Focusing on the innate immune response, human's first line of defense against pathogens, we investigated macrophage infection by assessing changes in pro- and anti-inflammatory cytokine mRNA expression, protein production and cell surface marker expression. It is well established that infection of macrophages with bacterial pathogens results in cell stimulation, resulting in cytokine production. Because V. parahaemolyticus causes gastrointestinal, systemic and wound infections, we began our investigation by utilizing the macrophage cell line RAW264.7. Our aims were to primarily establish whether V. parahaemolyticus can cause immune activation of macrophages and to determine whether this pathogen can activate macrophages in the manner described as classical activation [16, 17]. In order to determine the cytokine milieu produced in response to a V. parahaemolyticus O3:K6, RIMD 2210633 infection, we investigated both gene transcript and protein production. We assessed RAW 264.7 macrophages (TIB-71, American Type Culture Collection, Manassas, VA, USA) infected at a multiplicity of infection of 1:1 at 4 hrs post-infection for mRNA expression. Using TaqMan BHQ probes, we detected increases in several pro-inflammatory cytokines in macrophages infected with stationary phase cultures of V. parahaemolyticus as compared to uninfected controls (Table 1; Biosearch Technology, Novato, CA, USA) (ABI 7500 Fast Real-Time PCR System and Software v2.0.3, Applied Biosystems: Carlsbad, CA, USA) (Fig. 1a). Using Student's t-test, we detected a statistically significant increase (P < 0.01) when assessing mRNA transcripts for IL-1α, TNF-α, IL-23p19 and IL-6, whereas we detected no significant increase for IL-12p40 (P > 0.05). Interestingly, mRNA expression was also upregulated and significantly increased (P < 0.01) for the anti-inflammatory cytokine IL-10.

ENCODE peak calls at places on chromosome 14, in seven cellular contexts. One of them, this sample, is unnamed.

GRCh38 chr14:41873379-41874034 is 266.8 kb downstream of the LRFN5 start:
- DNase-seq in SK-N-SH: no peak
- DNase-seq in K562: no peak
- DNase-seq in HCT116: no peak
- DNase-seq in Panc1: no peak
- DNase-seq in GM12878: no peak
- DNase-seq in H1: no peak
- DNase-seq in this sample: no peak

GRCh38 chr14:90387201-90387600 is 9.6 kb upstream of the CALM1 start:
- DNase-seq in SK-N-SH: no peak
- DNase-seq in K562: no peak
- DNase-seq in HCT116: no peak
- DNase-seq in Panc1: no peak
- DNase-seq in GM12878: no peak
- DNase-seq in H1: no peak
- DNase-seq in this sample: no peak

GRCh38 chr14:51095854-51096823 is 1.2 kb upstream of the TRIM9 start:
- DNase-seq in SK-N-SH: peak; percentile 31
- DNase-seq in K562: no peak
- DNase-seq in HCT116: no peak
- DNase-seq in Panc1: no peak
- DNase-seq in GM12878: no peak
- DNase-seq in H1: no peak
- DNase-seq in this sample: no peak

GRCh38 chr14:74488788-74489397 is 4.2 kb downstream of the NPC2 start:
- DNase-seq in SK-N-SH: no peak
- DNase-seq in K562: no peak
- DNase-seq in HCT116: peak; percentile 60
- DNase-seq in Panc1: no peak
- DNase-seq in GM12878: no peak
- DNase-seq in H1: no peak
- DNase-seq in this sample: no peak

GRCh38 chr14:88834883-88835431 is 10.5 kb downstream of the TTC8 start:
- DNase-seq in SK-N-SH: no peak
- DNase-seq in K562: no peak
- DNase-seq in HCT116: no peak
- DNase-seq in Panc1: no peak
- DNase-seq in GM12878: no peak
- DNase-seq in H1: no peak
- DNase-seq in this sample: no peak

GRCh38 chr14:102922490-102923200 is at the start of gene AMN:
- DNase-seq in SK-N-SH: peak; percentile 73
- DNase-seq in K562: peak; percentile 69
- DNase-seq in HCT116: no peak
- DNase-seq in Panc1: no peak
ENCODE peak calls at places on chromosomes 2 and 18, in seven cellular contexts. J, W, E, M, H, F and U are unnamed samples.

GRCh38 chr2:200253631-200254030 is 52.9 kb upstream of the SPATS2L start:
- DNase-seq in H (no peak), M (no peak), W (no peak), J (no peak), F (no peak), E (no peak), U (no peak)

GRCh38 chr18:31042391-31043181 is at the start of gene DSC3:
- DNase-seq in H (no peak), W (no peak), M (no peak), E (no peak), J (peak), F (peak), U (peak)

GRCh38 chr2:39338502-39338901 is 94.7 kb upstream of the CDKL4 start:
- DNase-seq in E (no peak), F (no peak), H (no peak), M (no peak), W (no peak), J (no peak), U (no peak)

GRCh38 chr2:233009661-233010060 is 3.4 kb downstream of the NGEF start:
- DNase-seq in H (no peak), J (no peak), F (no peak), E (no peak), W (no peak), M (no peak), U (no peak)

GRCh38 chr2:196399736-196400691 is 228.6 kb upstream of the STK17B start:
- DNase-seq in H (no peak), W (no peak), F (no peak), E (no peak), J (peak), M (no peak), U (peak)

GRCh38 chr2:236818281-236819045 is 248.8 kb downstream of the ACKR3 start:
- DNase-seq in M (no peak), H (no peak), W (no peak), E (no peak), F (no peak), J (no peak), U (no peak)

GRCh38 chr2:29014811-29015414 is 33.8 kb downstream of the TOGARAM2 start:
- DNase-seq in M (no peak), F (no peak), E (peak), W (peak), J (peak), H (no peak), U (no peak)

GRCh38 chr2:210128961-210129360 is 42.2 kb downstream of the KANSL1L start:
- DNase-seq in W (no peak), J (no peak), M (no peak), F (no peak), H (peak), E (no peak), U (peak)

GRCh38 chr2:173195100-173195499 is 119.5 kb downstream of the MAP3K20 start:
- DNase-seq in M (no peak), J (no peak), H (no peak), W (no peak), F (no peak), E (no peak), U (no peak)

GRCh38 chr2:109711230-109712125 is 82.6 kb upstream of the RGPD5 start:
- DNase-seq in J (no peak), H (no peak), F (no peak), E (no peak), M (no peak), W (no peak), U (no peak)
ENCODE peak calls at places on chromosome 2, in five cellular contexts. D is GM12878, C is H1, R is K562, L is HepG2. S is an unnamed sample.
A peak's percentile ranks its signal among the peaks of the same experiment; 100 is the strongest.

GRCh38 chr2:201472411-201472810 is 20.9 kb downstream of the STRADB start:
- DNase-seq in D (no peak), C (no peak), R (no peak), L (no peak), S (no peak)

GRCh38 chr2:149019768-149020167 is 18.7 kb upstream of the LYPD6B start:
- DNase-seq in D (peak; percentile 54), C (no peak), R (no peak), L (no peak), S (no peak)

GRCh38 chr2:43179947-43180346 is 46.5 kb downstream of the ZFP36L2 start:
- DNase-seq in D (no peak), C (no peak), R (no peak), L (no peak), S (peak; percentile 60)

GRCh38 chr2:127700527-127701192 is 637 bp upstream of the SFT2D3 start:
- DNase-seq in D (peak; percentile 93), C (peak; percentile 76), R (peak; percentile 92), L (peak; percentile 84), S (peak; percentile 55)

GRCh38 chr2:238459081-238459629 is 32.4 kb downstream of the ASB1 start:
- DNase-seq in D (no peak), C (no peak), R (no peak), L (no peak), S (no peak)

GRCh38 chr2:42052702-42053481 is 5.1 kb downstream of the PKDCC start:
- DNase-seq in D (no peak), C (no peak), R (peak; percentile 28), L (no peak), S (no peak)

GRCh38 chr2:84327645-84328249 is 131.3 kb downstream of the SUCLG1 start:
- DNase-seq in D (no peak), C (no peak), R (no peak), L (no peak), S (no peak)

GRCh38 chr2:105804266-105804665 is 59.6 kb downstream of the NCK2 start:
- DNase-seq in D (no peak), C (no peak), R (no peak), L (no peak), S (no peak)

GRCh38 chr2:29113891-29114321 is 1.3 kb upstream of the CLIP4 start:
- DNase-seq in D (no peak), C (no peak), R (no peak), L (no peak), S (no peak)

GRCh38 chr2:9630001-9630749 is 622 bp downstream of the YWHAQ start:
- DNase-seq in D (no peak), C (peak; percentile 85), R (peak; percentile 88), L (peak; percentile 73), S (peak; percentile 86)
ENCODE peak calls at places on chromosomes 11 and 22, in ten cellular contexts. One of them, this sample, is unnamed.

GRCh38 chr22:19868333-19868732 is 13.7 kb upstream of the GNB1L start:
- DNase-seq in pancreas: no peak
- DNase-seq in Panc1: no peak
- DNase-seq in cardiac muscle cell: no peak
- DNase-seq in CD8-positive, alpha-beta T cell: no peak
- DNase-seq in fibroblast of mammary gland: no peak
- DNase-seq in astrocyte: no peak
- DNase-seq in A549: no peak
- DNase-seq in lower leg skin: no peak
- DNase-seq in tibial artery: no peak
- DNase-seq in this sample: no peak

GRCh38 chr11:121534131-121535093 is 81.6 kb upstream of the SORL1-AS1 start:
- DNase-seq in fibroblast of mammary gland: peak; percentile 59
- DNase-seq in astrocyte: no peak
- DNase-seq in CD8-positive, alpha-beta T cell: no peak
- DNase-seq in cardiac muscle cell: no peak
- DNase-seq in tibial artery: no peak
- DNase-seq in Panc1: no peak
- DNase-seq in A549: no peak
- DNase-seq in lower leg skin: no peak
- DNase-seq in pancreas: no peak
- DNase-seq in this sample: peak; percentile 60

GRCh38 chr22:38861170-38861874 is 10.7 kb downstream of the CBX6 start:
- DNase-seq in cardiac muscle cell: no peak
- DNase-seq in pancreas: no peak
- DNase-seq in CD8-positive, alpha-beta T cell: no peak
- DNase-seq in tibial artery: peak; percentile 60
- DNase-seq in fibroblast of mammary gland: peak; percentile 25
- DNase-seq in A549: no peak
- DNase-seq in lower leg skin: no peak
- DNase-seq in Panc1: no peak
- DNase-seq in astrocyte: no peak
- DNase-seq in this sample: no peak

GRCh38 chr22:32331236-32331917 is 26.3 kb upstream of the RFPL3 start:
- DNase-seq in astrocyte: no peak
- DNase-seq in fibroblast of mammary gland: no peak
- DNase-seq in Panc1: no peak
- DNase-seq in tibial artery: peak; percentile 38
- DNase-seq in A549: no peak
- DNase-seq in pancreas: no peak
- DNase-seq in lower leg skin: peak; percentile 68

Table 1. Primers and TaqMan probes
CytokineSequence (5′–3′)Reference
  1. Abbreviations: BHQ, black hole quencher; FAM, fluorescein; GAPDH, glyceraldehyde 3-phosphate dehydrogenase.
IL-6Purchased from Applied Biosystems 
Figure 1.

Vibrio parahaemolyticus-infected murine macrophage stimulates both pro- and anti-inflammatory cytokine production. Macrophage were infected with V. parahaemolyticus RIMD 2210633 or left untreated. At 4 hrs post-infection, macrophages were collected for analysis of gene expression for cytokines IL-1α, TNF-α, IL-23p19, IL-12p40, IL-6 and IL-10. (a) Pro-inflammatory cytokine gene expression was significantly increased for all pro-inflammatory cytokines except IL-12p40. *, P < 0.01. (b) Macrophage cell culture supernatants were collected at 4 and 24 hrs post-infection or from uninfected controls for cytokine analysis by Luminex. At 4 hrs post-infection, significantly increased concentrations were detected for IL-1α and TNF-α (*P < 0.01). In addition, significantly increased concentrations were detected at 24 hrs post-infection for IL-1α and IL-6 and IL-10. Data are representative of either duplicate or triplicate experiments with each sample run in triplicate. Error bars indicate SD. *, P < 0.05; **, P < 0.01).